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Parole and Probation, Juvenile programs among Oregon’s best
There’s a lot at stake when someone walks through the doors of Benton County Parole and Probation or the Juvenile Department.
Addressing behaviors that need to change benefits not only the individual involved, but also his or her family and the community at large. To achieve this, Benton County’s adult and youth supervision programs utilize the best practices to protect the community and prevent crime.
The adult and juvenile programs are administered separately, but share a common goal and employ many similar strategies and tactics. Each is strengthened through community partnerships and collaborations. And dedicated professionals at both agencies are committed to helping their clients succeed.
Benton County’s Juvenile Department supervises and rehabilitates about 100 youth under age 18 each year who are referred for crimes such as assault, harassment and substance use. Director Matt Wetherell has worked in the juvenile justice system for more than 20 years. He said there are three aspects to Benton County’s approach: accountability, public safety and teaching new skills.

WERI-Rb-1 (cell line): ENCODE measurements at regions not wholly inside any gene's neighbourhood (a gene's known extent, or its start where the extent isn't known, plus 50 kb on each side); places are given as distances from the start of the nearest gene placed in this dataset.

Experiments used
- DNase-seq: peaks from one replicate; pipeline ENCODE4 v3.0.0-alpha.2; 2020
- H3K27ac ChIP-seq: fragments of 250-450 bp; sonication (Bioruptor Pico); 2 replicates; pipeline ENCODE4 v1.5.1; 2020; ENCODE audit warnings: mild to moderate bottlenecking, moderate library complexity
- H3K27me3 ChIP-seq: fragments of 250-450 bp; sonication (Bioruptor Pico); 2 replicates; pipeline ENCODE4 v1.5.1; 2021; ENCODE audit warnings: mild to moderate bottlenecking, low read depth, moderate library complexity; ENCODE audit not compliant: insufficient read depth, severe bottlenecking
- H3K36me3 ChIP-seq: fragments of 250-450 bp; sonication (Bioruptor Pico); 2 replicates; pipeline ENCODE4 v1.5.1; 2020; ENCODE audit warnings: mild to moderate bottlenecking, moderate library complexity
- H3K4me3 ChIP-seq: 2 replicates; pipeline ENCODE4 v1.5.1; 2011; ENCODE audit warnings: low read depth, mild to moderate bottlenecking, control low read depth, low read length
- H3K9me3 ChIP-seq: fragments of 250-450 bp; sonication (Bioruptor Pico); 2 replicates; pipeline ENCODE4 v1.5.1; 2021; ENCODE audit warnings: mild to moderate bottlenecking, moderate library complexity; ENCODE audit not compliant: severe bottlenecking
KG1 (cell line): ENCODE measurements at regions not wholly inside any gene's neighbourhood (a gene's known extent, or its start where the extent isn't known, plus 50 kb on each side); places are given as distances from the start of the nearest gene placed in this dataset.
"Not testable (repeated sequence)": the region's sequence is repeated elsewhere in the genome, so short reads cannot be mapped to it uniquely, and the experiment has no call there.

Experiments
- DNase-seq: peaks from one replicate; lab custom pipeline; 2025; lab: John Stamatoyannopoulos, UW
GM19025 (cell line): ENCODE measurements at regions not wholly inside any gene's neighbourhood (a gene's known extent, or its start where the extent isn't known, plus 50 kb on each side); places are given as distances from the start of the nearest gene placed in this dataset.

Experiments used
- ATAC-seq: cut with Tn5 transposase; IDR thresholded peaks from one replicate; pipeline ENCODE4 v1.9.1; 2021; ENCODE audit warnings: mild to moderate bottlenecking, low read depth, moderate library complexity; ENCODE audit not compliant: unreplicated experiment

The accountability piece addresses the choices that resulted in a crime being committed, as well as making sure a client understands the victim’s perspective. Sometimes, victims are willing to sit down and talk, which is a form of restorative justice.
“We’re not here to be punitive,” Wetherell said. “Kids certainly do go to detention. But it’s not our ultimate goal. We’re here to make sure they don’t do this again.”
According to the most recent data, the program is working to reduce recidivism, the term for when a person commits another crime. In 2015, the recidivism rate was 26.6 percent for Benton County, but dropped to 16.9 in 2016. Wetherell credits the work of Juvenile staff for the significant decline.
The department collaborates with many public and private entities, including Old Mill and Trillium Family Services for psychiatric treatment, and utilizes services through Strengthening Rural Families, Jackson Street Youth Shelter and Benton County Mental Health.